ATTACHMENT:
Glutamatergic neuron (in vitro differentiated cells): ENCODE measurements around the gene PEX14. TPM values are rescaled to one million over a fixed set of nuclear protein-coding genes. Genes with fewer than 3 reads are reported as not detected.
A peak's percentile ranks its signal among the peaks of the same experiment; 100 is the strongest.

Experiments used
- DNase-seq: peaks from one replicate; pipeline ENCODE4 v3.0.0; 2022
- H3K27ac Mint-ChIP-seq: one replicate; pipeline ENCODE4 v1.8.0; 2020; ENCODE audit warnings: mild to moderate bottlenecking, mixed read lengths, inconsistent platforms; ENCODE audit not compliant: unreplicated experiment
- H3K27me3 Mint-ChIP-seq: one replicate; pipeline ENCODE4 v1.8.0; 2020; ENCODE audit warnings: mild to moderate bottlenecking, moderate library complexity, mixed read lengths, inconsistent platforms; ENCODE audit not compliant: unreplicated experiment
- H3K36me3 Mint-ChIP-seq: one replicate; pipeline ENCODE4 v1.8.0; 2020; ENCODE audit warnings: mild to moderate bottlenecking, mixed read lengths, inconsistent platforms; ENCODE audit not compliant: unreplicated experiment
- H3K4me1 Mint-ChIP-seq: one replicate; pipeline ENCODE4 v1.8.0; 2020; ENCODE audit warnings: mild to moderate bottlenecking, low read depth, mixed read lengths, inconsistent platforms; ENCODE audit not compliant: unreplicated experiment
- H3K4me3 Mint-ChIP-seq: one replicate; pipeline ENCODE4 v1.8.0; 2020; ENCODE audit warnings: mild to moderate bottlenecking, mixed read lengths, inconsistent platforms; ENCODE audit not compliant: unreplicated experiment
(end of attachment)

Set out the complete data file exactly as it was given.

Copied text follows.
Glutamatergic neuron (in vitro differentiated cells): ENCODE measurements around the gene PEX14. TPM values are rescaled to one million over a fixed set of nuclear protein-coding genes. Genes with fewer than 3 reads are reported as not detected.
A peak's percentile ranks its signal among the peaks of the same experiment; 100 is the strongest.

Experiments used
- DNase-seq: peaks from one replicate; pipeline ENCODE4 v3.0.0; 2022
- H3K27ac Mint-ChIP-seq: one replicate; pipeline ENCODE4 v1.8.0; 2020; ENCODE audit warnings: mild to moderate bottlenecking, mixed read lengths, inconsistent platforms; ENCODE audit not compliant: unreplicated experiment
- H3K27me3 Mint-ChIP-seq: one replicate; pipeline ENCODE4 v1.8.0; 2020; ENCODE audit warnings: mild to moderate bottlenecking, moderate library complexity, mixed read lengths, inconsistent platforms; ENCODE audit not compliant: unreplicated experiment
- H3K36me3 Mint-ChIP-seq: one replicate; pipeline ENCODE4 v1.8.0; 2020; ENCODE audit warnings: mild to moderate bottlenecking, mixed read lengths, inconsistent platforms; ENCODE audit not compliant: unreplicated experiment
- H3K4me1 Mint-ChIP-seq: one replicate; pipeline ENCODE4 v1.8.0; 2020; ENCODE audit warnings: mild to moderate bottlenecking, low read depth, mixed read lengths, inconsistent platforms; ENCODE audit not compliant: unreplicated experiment
- H3K4me3 Mint-ChIP-seq: one replicate; pipeline ENCODE4 v1.8.0; 2020; ENCODE audit warnings: mild to moderate bottlenecking, mixed read lengths, inconsistent platforms; ENCODE audit not compliant: unreplicated experiment